I bought a Lie-Nielsen blade for my antique Stanley #4 USA a few years ago but always seemed to prefer using my Record 030 without really knowing why.
The other day I was trying to fettle the #4 because the shavings were clogging up in the mouth, something that never happened before. I first lapped the chipbreaker on the back surface so that it seated flush with blade, and then I stropped the front edge to allow shavings to flow over unhindered. This didn’t work.
I then tried moving the frog forwards and backwards-this didn’t work either. Too far forward & the plane mouth closed up, and too far backwards and I couldn’t adjust the blade downwards-the adjustment screw reached its limit.
There was only one thing left to do. I moved the chipbreaker further back along the blade, leaving a much larger gap. This seemed to work fine, even though I’ve read that the gap has to be much smaller. Maybe Stanley planes were not designed to take other blades?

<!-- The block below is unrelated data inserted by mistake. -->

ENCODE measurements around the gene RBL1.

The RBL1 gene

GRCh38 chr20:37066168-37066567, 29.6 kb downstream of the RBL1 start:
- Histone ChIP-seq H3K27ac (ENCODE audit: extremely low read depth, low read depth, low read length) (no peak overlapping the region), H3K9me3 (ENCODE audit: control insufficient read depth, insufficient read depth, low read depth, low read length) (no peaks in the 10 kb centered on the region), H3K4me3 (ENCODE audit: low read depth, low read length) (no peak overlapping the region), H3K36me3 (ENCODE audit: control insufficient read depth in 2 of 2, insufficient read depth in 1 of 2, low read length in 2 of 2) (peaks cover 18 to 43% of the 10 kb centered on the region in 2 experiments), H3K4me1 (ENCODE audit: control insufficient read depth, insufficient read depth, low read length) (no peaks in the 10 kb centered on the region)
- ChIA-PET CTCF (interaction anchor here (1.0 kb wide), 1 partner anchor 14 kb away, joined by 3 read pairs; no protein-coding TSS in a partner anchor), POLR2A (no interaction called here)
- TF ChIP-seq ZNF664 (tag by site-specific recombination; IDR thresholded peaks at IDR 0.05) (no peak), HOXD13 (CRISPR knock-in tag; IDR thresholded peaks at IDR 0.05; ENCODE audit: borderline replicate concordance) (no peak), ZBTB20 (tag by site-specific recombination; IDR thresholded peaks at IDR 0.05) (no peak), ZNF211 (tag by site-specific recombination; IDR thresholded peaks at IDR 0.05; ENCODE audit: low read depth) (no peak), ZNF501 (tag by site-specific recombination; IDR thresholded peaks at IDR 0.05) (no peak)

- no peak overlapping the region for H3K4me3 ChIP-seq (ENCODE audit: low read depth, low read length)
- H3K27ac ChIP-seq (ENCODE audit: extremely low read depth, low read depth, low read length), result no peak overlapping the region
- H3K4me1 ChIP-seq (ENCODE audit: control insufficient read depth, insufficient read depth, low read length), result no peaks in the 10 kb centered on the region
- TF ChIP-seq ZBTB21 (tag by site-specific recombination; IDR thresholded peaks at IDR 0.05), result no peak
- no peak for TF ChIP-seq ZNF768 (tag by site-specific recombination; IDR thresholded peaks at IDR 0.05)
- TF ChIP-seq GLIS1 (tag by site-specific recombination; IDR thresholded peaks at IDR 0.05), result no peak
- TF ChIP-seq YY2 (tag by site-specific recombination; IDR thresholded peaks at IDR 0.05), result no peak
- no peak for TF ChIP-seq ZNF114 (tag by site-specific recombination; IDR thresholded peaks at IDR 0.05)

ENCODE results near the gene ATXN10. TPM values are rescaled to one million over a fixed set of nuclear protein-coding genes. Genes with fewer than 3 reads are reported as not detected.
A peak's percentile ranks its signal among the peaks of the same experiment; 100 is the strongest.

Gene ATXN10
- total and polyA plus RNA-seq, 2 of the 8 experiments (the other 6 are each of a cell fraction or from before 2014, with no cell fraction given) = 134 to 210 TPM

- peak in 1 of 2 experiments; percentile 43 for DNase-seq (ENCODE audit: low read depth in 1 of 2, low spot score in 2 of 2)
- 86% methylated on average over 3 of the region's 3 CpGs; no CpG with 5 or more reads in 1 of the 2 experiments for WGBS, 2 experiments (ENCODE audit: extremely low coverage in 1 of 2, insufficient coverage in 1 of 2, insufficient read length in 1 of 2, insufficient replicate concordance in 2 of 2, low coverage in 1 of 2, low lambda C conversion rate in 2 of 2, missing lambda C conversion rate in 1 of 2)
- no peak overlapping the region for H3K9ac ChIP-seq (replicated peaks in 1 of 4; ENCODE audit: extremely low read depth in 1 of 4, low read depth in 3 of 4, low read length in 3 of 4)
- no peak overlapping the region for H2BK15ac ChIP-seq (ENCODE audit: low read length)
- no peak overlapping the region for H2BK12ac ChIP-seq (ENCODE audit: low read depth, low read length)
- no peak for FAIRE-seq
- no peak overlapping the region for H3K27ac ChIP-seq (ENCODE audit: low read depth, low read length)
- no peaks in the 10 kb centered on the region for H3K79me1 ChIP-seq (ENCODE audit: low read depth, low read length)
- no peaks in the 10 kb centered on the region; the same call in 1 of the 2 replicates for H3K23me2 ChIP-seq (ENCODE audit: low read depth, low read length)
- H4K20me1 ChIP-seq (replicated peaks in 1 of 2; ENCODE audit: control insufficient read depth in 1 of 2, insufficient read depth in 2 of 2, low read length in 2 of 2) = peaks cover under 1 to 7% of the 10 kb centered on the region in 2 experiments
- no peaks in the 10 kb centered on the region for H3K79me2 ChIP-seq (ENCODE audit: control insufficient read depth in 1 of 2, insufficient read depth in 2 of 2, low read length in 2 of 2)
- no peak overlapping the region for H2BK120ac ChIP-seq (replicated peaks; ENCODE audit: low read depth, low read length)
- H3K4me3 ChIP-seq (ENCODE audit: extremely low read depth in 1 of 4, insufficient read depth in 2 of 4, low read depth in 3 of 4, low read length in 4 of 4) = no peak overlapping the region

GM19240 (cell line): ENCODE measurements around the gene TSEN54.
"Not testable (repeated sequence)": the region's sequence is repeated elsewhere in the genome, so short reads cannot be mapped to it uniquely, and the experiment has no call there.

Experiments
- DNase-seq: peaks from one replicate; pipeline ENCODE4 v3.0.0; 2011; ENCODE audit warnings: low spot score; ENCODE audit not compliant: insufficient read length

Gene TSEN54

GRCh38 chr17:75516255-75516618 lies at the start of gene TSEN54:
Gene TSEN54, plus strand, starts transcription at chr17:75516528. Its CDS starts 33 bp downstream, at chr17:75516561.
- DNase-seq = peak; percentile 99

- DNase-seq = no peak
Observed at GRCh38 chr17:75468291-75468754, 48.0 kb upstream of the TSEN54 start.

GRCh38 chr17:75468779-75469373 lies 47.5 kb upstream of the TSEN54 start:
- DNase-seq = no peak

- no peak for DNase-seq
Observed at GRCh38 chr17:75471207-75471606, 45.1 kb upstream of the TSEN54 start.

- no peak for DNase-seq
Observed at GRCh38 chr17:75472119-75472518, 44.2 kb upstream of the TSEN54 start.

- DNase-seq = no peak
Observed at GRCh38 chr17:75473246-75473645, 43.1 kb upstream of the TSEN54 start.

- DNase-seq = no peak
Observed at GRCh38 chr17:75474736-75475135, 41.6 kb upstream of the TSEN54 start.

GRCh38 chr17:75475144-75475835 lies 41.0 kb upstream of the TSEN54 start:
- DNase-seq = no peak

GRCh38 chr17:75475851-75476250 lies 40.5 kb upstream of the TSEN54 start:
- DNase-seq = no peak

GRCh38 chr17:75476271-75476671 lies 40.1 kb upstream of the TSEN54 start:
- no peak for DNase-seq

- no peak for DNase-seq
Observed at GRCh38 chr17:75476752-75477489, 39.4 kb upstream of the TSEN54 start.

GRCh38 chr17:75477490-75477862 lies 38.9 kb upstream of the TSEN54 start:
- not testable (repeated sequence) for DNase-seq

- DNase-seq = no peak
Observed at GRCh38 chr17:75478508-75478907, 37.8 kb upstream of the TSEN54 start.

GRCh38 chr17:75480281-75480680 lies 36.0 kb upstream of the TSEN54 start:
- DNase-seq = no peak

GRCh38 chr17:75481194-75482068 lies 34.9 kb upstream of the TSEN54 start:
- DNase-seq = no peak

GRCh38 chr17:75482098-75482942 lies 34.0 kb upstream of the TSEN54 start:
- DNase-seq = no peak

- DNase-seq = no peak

Aside: In the background of the 1st picture is a Paul Sellers-inspired hand tool applicator.
take home-use machine (inorganic) oil only!
I had a choice. Either keep my handplanes in my existing steel cabinet where they were hard to reach, and kept bumping into the steel top and each other every time I took them out. Or wait a few years before I had the necessary skills to make a proper hand-tool storage cupboard. The third option was a plywood open box assembled with rebates and glue. The shelves rest on cleats which were screwed into the sides. I may or may not put a door later. If I put a face frame, it will only be for the practice. It took half a day to assemble, my planes are not touching each other and easy & quickly accessible, so as to allow me to get onto the real thing-making furniture. I must say it does look ugly, so I do prescribe to the aesthetic thing when it comes to some tools as well as tool storage. But I do have instant gratification with this cupboard. I suppose finding that balance will always be necessary.
In terms of classification, I put the two jointers on top as they are too long to fit into the space. next come the block and shoulder planes. then the fore planes-scrub, fore and #5. Then all the smoothers and scraping planes. Finally the plough and rebate planes are at the bottom. I have used up 60% of the cupboard so I may put a drawer and a lower compartment for storage later.